Colvin relocated to New York City, joining the Buddy Miller Band in 1980 [3] and later became involved in the Fast Folk cooperative of Greenwich Village. [7]

While participating in off-Broadway shows such as Pump Boys and Dinettes [2] she was featured in Fast Folk magazine, and in 1987, producer Steve Addabbo hired her to sing backup vocals on the song "Luka" by Suzanne Vega. [2] [6]

After touring with Vega, [6] Colvin signed a recording contract with Columbia Records [2] [6] and released her debut album Steady On in 1989. The album won a Grammy Award for Best Contemporary Folk Album. [2] Colvin's second album Fat City was released in 1992 and received a Grammy nomination for Best Contemporary Folk Recording. Her song "I Don't Know Why" was nominated for a Grammy in the Best Female Pop Vocal category. [2] In 1993 she moved back to Austin and in 1994 released the album Cover Girl . [6] In 1995 Colvin released her album Live 88 a collection of live recordings from 1988. [8]

In 1996, Colvin released her album A Few Small Repairs and in 1997 the success of her single "Sunny Came Home" catapulted her into the mainstream after spending four weeks at the number one spot on the Adult Contemporary chart. [2] [9] The song won the 1998 Grammy Awards for both Song and Record of the Year. [2] Colvin released the album Holiday Songs and Lullabies in 1998 [10] and in 2001 released another album called Whole New You. [11] In 2004, she released a compilation of past songs called, Polaroids: A Greatest Hits Collection. [2]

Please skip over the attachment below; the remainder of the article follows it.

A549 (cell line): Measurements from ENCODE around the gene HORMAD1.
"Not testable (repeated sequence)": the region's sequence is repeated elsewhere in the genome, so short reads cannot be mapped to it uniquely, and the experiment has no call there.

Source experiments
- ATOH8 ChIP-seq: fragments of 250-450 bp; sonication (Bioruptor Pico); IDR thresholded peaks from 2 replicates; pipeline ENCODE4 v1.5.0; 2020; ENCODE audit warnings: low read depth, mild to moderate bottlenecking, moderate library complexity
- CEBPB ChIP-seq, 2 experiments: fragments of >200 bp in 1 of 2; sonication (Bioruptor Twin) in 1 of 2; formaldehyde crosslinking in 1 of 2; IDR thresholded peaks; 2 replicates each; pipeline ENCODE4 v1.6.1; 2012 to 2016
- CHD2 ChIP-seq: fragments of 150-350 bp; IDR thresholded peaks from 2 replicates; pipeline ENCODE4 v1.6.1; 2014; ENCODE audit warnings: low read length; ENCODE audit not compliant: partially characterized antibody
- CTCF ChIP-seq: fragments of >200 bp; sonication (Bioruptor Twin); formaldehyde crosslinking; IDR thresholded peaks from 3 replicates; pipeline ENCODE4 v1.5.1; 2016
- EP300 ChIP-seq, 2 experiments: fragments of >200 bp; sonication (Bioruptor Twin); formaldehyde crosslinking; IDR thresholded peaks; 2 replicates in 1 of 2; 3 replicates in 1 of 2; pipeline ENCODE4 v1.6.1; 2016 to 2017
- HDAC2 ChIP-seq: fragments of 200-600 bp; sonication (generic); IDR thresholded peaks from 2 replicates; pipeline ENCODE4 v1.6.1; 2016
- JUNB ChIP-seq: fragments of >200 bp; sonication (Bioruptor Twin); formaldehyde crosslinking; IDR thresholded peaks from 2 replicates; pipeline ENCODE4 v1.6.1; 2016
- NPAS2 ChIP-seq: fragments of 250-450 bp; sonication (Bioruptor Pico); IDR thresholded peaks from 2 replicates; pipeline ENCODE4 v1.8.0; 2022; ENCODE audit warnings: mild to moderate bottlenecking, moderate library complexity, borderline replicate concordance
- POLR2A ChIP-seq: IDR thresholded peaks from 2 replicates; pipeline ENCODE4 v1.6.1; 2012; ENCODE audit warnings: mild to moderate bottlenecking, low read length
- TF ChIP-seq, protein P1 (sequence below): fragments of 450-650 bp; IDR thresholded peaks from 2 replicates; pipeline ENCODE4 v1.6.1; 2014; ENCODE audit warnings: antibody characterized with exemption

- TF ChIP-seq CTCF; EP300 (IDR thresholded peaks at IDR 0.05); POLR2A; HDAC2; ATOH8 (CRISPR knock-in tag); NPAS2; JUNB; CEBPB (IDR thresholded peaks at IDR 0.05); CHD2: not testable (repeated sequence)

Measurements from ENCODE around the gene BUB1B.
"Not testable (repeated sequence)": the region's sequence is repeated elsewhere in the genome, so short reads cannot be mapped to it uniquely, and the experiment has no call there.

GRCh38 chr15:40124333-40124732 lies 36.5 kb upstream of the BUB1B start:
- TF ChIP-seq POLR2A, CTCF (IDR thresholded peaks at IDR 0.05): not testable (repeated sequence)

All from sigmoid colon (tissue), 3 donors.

In 2006, Colvin left Columbia Records and released a 15-song album called These Four Walls on her new label, Nonesuch Records, which featured contributions by Patty Griffin and Teddy Thompson. [12] In 2009 she released Live , which was recorded at the jazz club Yoshi's in Oakland, California. [13]